Sept. 14 / Rikitea--Arrival of New Crew
Prepared by Documentor Sam Low

The Air Tahiti STOL aircraft sweeps in over Mangareva's outer reef, flies low over a frothy turquoise sea stubbled with coral heads, and touches down on a cement strip laid like concrete frosting over the barrier reef. We disembark and collect 72 pieces of luggage shipped as cargo, 23 as baggage and 14 as hand carry - essential supplies for the voyage to Rapa Nui. After a short ride on the ferry, a forty foot converted fishing boat, we arrive in the harbor of Rikitea and moor alongside Hokule'a.

Expedition headquarters ashore is in a converted furniture workshop owned by our host Bruno Schmidt. As we unload our gear, heavy clouds scud across the mounain peaks above the vilage, bringing rain. We rig tarpaulins to shelter the crates of food and other supplies we have brought in from Tahiti .

That night, after a Terry Hee dinner of soup, fish stew, teriyaki meat and rice, Chad Babayan welcomes us to Mangareva. "I'm glad you are all here safely." He tells us, "Once we have accomplished a few chores we will be ready to jump off for Rapa Nui."

A lot had already been done. On the wall behind Chad, written on a large sheet of paper, is the work list:

Unload canoe and wash galley utensils, tupperware, water bottles
Empty LPG tanks
Clean foul weather gear
Wash compartments and air out
Inventory supplies and equipment from Tahiti
Repack and reload food
Fill water bottles and load

Many of the items have already been checked off.

After Chad's welcome, it is Nainoa's turn to speak. "I'm not going to kid you," he tells us, "this is going to be a tough trip. But looking around at all the folks assembled here, I know that we are going to make it and do it well and safely. I'm not saying that we will find Rapa Nui because that would be arrogant, but I am sure that if anyone can do it, we as a group can do it."

On the wall behind Nainoa are a series of weather maps from the French meterological station on the hill overlooking the harbor. The maps show a succession of low pressure systems that have moved in an orderly procession over the South Pacific in the last week. Today's chart shows a long front has formed between a low to the south of the island and a high to the northeast. As he talks, Nainoa runs his finger along the front.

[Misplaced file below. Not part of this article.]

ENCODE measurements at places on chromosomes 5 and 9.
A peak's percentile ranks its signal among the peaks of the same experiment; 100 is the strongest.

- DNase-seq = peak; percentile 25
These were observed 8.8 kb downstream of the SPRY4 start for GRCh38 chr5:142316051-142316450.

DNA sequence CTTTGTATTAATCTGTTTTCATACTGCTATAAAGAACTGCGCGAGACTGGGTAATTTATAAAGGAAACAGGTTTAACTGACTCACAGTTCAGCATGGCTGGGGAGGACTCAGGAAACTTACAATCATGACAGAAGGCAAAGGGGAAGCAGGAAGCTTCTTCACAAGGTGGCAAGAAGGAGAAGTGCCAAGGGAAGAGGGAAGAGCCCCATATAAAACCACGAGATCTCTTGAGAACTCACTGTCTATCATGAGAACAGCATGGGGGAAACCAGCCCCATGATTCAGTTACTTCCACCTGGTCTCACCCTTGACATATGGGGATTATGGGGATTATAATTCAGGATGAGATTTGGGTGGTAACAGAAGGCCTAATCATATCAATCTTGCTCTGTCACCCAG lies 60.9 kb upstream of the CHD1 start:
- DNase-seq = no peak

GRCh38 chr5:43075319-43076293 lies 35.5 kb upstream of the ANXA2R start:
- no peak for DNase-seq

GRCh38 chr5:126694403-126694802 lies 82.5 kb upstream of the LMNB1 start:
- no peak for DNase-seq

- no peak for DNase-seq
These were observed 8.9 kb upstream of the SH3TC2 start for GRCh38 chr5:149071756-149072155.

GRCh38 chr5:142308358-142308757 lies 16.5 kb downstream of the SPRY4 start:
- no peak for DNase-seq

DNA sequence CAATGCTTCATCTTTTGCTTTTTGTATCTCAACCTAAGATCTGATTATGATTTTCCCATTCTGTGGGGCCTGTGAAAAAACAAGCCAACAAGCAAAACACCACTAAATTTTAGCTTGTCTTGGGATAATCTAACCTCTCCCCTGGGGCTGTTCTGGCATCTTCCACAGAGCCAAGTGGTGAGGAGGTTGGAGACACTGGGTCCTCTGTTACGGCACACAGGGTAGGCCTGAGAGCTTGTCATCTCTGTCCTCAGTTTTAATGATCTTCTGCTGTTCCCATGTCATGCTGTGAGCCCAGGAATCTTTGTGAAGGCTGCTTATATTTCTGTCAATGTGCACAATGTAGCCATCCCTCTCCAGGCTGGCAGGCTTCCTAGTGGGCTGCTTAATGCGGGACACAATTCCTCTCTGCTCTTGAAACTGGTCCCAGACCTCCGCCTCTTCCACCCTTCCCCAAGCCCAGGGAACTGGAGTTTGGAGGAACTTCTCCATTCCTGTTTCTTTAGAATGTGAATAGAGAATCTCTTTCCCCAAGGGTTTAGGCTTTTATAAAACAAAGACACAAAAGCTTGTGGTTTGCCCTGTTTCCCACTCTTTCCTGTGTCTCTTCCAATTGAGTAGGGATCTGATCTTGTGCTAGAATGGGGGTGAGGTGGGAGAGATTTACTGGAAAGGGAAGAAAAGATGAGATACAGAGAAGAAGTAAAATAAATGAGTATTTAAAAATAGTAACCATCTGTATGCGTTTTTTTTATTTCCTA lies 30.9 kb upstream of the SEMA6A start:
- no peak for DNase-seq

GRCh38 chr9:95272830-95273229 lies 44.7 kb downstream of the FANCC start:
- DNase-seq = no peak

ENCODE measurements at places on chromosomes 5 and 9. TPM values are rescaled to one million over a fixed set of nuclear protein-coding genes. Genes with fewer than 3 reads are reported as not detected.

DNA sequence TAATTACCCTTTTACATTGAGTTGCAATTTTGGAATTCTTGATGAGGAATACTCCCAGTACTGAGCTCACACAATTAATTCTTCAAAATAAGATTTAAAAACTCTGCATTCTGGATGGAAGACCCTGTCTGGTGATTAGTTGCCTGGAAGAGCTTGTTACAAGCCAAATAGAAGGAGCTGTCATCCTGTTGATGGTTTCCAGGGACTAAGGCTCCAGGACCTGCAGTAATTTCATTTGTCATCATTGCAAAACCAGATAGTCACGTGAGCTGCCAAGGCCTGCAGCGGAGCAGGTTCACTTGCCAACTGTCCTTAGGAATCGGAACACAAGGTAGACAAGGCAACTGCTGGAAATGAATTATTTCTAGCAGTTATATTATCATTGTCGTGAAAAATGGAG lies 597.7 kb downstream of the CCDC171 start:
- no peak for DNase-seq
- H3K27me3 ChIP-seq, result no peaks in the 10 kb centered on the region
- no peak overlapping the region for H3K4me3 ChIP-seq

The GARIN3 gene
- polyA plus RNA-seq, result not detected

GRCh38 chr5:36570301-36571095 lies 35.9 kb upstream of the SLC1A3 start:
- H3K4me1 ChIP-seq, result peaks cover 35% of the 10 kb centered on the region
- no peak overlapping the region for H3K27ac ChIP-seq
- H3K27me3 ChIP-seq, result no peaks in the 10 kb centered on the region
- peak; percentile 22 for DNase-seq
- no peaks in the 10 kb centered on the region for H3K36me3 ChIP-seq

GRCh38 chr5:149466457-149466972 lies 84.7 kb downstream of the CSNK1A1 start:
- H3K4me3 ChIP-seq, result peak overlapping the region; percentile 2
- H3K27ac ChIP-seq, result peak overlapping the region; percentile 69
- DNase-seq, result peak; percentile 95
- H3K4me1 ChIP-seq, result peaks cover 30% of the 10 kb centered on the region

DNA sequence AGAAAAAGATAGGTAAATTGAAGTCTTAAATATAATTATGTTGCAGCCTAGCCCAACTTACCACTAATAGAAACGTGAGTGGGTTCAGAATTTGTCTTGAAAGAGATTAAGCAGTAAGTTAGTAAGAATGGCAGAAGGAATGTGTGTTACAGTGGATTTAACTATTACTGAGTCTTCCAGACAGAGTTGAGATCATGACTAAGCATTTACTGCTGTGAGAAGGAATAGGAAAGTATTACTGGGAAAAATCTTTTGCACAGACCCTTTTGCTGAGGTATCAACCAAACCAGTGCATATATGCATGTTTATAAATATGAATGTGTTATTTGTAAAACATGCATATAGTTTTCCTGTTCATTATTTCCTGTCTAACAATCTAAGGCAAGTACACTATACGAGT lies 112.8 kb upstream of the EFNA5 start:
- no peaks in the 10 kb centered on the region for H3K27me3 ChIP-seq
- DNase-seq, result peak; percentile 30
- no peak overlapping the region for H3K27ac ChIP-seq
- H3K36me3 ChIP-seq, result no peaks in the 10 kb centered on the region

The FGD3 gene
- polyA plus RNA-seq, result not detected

"Today, we flew into this weather on the way down from Tahiti," he explains, "and we had turbulence and clouds most of the way. This front is causing the weather we are experiencing now." Nainoa pauses to examine the maps for the previous two days, mentally calculating the front's direction and speed of motion.

"I think the system is moving east south east along the line defined by the front at about 16 knots," he explains, "so that if it continues in that direction it might pass in about two or three days and be replaced by another low pressure system which may bring in westerly winds, just what we want. I've only been here two day, so I can't be sure, but I think that we had better be ready to go on Friday if that happens. It's too early to predict the weather accurately, but I can tell you one thing, when the wind is right, we're going to leave."

As the meeting breaks up, the crew who will sleep in the workshop lay out sleeping mats in nests they have created among crates, coolers and folded sails. The rest depart to bunks aboard Hokule'a or Kama Hele. A south wind sweeps in over the harbor of Rikitea stirrring whitecaps. Rain slants across arc lights bathing the canoe and the escort boat as they pull against their mooring lines, bobbing and yawing in the choppy water of the harbor.